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Hisato OHZAWA (1907-1953)
Piano Concerto No. 3, ‘Kamikazea (1938) [26’19].
Symphony No. 3, ‘Symphony of the Founding of Japan’ (1937) [37’51].
aEkaterina Saranceva (piano)
Russian Philharmonic Orchestra/Dmitry Yablonsky.
Rec. Studio No. 5, ‘KULTURA’ Russian State TV & Radio Company, Moscow, 7-11 Oct 2003. DDD


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Hisato Ohzawa may be a name new to many; most, I would guess. Born in Kobe (Japan), he studied in the USA (from 1930), numbering Roger Sessions and Arnold Schoenberg amongst his teachers. Ohzawa was the first Japanese to conduct the Boston Symphony - in his own Little Symphony. Later Ohzawa moved to Paris to study with Nadia Boulanger, returning to Japan in 1936.

The Third Piano Concerto is subtitled, ‘Kamikaze’. It is perhaps important to note that this title (meaning’ wind of God’) refers to the name of an aeroplane popular then (a photo of which adorns Naxos’ booklet) and not the suicide antics it was later to be associated with.

Ohzawa’s frame of reference is wide. The slow movement is clearly influenced by jazz-based popular music, with an almost indecently sleazy sax included in the mix and that on occasion slips into the sentimental. The first movement clearly pays homage to the orient in its opening orchestral statement, then to the Lisztian piano concerto before moving on to Impressionist waters. The finale uses more edgy harmonies and is dramatic and buzzing, sometimes spiky, and sometimes even a hint of ‘swing’ (around 3’55). Luckily Ohzawa is able to make the whole a distinctly listenable experience by  possessing sufficient character of his own. Naxos’s blurb suggests the ‘motoric dynamism of Honegger and Prokofiev’, a sentiment I wholeheartedly concur with.

Ekaterina Saranceva is an agile and active pianist who clearly relishes the challenges, and yet is able to let her hair down at the same time. The Russian Philharmonic under Yablonsky provide able support.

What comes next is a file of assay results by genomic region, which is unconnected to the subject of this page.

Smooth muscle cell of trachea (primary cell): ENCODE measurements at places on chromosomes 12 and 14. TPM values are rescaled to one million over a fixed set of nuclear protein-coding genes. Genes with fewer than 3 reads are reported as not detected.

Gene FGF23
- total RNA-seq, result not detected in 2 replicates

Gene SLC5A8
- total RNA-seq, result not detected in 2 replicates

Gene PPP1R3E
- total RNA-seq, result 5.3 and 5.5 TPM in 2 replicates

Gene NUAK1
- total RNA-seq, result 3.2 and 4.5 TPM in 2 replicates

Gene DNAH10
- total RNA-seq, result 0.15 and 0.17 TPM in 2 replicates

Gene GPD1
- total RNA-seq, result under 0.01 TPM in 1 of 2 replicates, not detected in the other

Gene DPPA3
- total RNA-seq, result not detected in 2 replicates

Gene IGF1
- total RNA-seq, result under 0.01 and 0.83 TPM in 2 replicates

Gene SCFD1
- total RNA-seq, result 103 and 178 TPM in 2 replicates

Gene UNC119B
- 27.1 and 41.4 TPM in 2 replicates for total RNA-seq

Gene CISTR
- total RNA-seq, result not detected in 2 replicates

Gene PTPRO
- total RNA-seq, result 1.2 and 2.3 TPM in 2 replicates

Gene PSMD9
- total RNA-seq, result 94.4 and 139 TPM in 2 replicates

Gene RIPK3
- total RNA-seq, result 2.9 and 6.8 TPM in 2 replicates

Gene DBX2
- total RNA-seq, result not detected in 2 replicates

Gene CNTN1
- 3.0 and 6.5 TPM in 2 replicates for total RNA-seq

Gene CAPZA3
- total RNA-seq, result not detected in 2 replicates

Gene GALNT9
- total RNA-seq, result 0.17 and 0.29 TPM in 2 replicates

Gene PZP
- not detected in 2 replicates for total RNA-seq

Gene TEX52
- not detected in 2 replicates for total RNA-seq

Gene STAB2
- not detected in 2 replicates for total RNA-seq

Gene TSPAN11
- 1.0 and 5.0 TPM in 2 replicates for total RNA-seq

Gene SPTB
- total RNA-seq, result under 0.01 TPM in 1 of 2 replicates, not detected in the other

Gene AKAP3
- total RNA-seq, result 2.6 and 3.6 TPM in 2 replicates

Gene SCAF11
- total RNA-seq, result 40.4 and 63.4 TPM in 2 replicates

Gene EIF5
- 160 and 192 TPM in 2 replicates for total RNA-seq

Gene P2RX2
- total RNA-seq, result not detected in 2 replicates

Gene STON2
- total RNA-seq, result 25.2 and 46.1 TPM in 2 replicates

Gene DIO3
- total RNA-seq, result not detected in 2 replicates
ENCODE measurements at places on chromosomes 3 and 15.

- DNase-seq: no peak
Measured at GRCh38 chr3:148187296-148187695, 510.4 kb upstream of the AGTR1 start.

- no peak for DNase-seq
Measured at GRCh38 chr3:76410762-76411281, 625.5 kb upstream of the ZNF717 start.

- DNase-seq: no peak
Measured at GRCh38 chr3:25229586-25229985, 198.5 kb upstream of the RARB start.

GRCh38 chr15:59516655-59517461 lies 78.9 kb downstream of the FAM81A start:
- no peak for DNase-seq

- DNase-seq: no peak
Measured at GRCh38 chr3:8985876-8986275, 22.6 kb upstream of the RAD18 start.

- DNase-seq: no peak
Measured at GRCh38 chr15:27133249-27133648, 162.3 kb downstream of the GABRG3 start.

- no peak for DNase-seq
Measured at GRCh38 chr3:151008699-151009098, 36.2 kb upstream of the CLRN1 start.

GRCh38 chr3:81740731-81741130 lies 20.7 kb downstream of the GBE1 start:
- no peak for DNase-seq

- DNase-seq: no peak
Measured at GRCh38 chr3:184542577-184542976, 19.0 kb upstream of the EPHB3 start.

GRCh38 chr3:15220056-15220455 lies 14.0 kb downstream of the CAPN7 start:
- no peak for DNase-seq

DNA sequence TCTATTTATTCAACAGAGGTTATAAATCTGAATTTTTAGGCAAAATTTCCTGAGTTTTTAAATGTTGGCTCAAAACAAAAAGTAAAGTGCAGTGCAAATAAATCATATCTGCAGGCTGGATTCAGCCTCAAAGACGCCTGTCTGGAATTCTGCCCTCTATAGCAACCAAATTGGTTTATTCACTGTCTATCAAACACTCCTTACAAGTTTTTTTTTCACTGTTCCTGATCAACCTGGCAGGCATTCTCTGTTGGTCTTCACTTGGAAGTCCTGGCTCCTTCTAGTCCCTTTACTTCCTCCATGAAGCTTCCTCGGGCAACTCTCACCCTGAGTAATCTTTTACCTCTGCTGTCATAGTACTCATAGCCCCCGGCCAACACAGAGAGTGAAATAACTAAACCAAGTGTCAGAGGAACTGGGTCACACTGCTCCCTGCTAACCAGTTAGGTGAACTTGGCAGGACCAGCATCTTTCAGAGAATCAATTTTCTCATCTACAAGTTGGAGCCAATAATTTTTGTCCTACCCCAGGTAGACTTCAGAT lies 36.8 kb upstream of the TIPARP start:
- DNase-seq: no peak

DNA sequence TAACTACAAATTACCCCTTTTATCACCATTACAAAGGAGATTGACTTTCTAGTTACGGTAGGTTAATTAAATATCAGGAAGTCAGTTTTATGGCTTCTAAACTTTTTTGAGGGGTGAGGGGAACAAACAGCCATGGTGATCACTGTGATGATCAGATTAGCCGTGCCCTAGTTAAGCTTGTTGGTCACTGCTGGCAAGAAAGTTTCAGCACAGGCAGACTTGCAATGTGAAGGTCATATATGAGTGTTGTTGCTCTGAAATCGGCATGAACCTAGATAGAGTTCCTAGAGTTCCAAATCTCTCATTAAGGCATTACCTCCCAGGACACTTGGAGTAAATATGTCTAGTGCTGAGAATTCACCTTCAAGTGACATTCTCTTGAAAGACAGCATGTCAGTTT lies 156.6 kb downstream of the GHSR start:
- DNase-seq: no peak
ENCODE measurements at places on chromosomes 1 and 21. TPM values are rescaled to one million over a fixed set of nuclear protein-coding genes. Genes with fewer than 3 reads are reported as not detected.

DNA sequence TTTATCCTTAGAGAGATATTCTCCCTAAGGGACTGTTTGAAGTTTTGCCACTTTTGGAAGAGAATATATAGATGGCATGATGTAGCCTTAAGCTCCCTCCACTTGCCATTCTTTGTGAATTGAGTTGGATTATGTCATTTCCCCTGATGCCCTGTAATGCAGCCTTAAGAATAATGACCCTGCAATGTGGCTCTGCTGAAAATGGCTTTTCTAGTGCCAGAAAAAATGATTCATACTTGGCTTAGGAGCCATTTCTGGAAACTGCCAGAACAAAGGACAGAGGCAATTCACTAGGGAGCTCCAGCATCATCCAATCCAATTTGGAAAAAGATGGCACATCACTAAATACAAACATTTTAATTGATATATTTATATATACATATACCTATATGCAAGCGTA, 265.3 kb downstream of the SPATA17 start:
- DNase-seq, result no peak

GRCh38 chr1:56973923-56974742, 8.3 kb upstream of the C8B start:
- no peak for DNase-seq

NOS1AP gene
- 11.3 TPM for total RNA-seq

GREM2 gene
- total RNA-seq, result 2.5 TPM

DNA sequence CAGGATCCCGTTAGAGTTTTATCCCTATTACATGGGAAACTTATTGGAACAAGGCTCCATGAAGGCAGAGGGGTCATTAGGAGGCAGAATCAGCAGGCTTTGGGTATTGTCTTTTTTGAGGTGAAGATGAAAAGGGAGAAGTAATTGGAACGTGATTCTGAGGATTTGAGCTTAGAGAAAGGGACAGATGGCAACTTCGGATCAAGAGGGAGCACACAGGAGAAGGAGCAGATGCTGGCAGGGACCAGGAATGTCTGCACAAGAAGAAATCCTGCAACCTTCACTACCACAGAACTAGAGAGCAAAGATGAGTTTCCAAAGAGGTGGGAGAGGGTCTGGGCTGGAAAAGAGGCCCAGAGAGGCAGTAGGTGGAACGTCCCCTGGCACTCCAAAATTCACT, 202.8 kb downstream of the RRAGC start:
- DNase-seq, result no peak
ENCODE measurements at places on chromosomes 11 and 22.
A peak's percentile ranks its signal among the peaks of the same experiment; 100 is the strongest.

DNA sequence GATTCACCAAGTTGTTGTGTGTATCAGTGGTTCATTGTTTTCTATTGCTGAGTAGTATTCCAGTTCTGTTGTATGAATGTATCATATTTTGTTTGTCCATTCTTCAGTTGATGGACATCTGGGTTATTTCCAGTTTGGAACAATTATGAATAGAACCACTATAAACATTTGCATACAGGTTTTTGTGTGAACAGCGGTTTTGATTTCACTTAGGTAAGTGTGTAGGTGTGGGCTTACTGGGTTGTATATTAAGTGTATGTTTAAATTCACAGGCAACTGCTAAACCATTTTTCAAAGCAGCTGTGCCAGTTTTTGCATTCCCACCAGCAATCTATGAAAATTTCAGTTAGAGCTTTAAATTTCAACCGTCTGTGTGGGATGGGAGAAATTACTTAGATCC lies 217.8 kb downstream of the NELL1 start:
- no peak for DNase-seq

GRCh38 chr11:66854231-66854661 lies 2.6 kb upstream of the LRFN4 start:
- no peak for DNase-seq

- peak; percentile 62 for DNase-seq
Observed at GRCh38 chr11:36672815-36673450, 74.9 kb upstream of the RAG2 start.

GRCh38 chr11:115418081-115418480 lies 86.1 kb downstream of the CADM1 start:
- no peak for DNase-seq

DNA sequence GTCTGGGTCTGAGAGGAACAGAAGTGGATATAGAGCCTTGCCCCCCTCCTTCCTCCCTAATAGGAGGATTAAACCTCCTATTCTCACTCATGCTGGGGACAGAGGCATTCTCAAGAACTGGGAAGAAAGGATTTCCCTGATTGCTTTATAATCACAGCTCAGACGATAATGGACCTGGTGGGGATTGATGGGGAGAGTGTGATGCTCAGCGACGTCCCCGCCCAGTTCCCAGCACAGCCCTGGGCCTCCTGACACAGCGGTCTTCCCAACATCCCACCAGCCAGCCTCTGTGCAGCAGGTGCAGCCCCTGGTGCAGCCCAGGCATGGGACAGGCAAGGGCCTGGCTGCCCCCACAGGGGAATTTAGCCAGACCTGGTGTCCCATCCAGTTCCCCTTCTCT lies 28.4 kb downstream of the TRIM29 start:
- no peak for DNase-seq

The Third Symphony is dedicated to the 2600th anniversary of the Imperial year in 1940. Again, Naxos suggests aural reference points, this time Miaskovsky and Roussel. Here the Russian Philharmonic is able to come into its own. This is a performance that oozes confidence, the players seeming to relish the dramatic first movement. This Allegrettto risoluto lasts for nearly 13 minutes, and does hang together – but only just. It must be admitted that Ohzawa seems happier in the likeable simplicity of the shorter (5’16) slow movement and in the wonderfully-titled ‘Menuet con fantasia’ that is the third movement. Cheeky at times, this moves clearly in the direction of Dukas and his Sorcerer’s Apprentice.

The finale begins brightly and brashly. There is plenty of energy around, and plenty of fun too, but it seems all too musically diffuse to convince, despite Yablonsky and his band’s best efforts.

One of Naxos’s strengths is that it enables the music-lover to explore new terrain (that would almost certainly never feature in the concert hall) for minimum outlay. This disc exemplifies this philosophy perfectly.

Colin Clarke



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